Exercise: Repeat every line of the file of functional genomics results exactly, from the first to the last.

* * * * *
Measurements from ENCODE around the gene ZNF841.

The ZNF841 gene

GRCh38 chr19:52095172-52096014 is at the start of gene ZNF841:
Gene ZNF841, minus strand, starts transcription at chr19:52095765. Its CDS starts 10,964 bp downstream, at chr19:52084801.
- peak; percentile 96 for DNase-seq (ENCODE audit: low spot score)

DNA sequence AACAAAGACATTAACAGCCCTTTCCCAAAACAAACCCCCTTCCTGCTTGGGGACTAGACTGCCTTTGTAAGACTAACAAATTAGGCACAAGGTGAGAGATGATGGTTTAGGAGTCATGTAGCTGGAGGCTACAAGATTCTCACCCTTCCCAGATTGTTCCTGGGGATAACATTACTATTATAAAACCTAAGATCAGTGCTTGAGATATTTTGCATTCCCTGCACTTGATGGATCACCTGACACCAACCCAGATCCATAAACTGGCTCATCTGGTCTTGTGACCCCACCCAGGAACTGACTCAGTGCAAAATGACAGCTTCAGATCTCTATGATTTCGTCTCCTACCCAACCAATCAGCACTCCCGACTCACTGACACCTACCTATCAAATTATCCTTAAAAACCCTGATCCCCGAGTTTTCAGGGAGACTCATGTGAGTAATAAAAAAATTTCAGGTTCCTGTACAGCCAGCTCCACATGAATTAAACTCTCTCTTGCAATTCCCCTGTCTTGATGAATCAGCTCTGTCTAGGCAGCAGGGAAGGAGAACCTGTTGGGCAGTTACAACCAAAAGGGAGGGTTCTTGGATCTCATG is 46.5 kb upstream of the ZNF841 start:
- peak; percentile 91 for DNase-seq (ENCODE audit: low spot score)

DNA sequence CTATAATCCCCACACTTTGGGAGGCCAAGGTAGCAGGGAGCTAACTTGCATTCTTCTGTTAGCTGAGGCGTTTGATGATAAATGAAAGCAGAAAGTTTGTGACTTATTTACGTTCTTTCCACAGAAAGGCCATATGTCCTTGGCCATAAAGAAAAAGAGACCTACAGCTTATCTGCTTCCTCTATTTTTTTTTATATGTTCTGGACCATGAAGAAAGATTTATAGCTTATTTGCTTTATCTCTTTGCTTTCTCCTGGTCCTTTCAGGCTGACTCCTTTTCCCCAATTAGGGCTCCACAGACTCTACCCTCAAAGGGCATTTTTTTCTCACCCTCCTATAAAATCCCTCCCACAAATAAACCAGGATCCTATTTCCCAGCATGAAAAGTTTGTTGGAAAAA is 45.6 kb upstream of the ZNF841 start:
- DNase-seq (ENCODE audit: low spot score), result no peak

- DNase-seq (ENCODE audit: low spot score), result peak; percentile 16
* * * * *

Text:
Measurements from ENCODE around the gene ZNF841.

The ZNF841 gene

GRCh38 chr19:52095172-52096014 is at the start of gene ZNF841:
Gene ZNF841, minus strand, starts transcription at chr19:52095765. Its CDS starts 10,964 bp downstream, at chr19:52084801.
- peak; percentile 96 for DNase-seq (ENCODE audit: low spot score)

DNA sequence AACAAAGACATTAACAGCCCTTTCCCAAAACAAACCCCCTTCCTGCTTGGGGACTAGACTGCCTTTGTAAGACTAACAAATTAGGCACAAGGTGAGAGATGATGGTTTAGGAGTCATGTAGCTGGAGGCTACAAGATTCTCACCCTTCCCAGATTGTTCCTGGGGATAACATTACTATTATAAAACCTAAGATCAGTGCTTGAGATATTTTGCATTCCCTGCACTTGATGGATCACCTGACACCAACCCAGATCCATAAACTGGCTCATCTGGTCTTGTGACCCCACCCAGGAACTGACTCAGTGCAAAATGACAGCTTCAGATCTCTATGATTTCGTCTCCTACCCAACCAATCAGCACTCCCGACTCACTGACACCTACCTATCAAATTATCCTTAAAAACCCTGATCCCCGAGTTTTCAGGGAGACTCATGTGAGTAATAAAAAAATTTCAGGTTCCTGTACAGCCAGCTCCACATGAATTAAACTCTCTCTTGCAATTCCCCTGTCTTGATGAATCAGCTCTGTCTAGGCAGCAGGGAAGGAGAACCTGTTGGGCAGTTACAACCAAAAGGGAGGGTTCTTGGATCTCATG is 46.5 kb upstream of the ZNF841 start:
- peak; percentile 91 for DNase-seq (ENCODE audit: low spot score)

DNA sequence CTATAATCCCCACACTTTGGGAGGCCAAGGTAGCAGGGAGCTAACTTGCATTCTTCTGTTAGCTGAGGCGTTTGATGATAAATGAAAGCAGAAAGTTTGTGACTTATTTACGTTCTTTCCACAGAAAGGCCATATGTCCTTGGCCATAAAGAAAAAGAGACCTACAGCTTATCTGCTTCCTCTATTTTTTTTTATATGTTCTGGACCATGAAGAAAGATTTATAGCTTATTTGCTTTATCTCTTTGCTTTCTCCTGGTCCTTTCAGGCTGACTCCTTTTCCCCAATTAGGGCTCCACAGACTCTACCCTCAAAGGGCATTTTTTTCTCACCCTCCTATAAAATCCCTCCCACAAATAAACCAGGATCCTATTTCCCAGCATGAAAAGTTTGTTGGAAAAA is 45.6 kb upstream of the ZNF841 start:
- DNase-seq (ENCODE audit: low spot score), result no peak

- DNase-seq (ENCODE audit: low spot score), result peak; percentile 16